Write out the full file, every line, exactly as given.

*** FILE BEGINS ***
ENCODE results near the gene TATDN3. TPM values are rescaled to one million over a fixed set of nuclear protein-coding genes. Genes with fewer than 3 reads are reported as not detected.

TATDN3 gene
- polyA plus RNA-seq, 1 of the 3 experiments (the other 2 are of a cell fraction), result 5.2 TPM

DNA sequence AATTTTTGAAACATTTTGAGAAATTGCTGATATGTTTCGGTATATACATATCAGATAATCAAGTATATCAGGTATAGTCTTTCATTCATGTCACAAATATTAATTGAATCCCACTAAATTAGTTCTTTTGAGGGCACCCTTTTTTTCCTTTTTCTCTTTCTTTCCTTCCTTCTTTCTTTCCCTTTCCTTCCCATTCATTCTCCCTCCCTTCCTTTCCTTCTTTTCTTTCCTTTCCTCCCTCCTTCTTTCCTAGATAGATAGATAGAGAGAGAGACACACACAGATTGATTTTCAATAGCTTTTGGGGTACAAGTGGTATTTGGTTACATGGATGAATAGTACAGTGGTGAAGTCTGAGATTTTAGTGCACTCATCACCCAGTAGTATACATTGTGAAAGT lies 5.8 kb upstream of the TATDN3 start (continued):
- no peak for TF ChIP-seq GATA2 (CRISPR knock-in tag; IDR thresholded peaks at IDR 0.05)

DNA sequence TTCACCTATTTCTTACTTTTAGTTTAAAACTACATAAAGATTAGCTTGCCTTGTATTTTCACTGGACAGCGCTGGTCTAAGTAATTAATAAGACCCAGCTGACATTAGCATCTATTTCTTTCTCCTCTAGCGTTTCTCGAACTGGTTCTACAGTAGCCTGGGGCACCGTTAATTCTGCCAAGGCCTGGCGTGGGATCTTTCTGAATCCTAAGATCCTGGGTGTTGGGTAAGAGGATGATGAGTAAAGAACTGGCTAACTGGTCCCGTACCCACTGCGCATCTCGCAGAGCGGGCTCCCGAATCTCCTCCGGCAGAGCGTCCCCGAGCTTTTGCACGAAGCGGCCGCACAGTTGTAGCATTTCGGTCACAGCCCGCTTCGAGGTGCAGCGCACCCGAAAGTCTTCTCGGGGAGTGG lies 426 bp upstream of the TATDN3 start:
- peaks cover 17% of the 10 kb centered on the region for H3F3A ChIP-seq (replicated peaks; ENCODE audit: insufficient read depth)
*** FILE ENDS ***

ENCODE results near the gene TATDN3. TPM values are rescaled to one million over a fixed set of nuclear protein-coding genes. Genes with fewer than 3 reads are reported as not detected.

TATDN3 gene
- polyA plus RNA-seq, 1 of the 3 experiments (the other 2 are of a cell fraction), result 5.2 TPM

DNA sequence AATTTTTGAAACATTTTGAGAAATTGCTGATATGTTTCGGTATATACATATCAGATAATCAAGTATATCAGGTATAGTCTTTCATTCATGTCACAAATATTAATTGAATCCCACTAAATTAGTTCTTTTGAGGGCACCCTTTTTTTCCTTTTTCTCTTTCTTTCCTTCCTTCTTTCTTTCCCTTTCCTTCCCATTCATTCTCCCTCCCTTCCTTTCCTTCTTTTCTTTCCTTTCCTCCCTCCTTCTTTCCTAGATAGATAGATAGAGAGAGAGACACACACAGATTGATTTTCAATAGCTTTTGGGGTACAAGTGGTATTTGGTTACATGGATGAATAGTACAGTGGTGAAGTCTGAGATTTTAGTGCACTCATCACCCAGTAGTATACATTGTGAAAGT lies 5.8 kb upstream of the TATDN3 start (continued):
- no peak for TF ChIP-seq GATA2 (CRISPR knock-in tag; IDR thresholded peaks at IDR 0.05)

DNA sequence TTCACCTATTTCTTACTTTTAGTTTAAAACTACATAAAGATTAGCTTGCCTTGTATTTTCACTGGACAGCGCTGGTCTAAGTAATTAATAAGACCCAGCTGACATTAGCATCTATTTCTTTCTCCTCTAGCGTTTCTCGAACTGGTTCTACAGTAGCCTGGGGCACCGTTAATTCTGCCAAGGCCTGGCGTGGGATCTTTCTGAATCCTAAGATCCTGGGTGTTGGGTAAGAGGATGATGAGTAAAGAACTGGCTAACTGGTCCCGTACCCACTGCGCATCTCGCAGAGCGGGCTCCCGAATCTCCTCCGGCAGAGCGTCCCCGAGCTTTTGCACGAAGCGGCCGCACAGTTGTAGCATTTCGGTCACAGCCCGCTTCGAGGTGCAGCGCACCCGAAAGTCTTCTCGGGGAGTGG lies 426 bp upstream of the TATDN3 start:
- peaks cover 17% of the 10 kb centered on the region for H3F3A ChIP-seq (replicated peaks; ENCODE audit: insufficient read depth)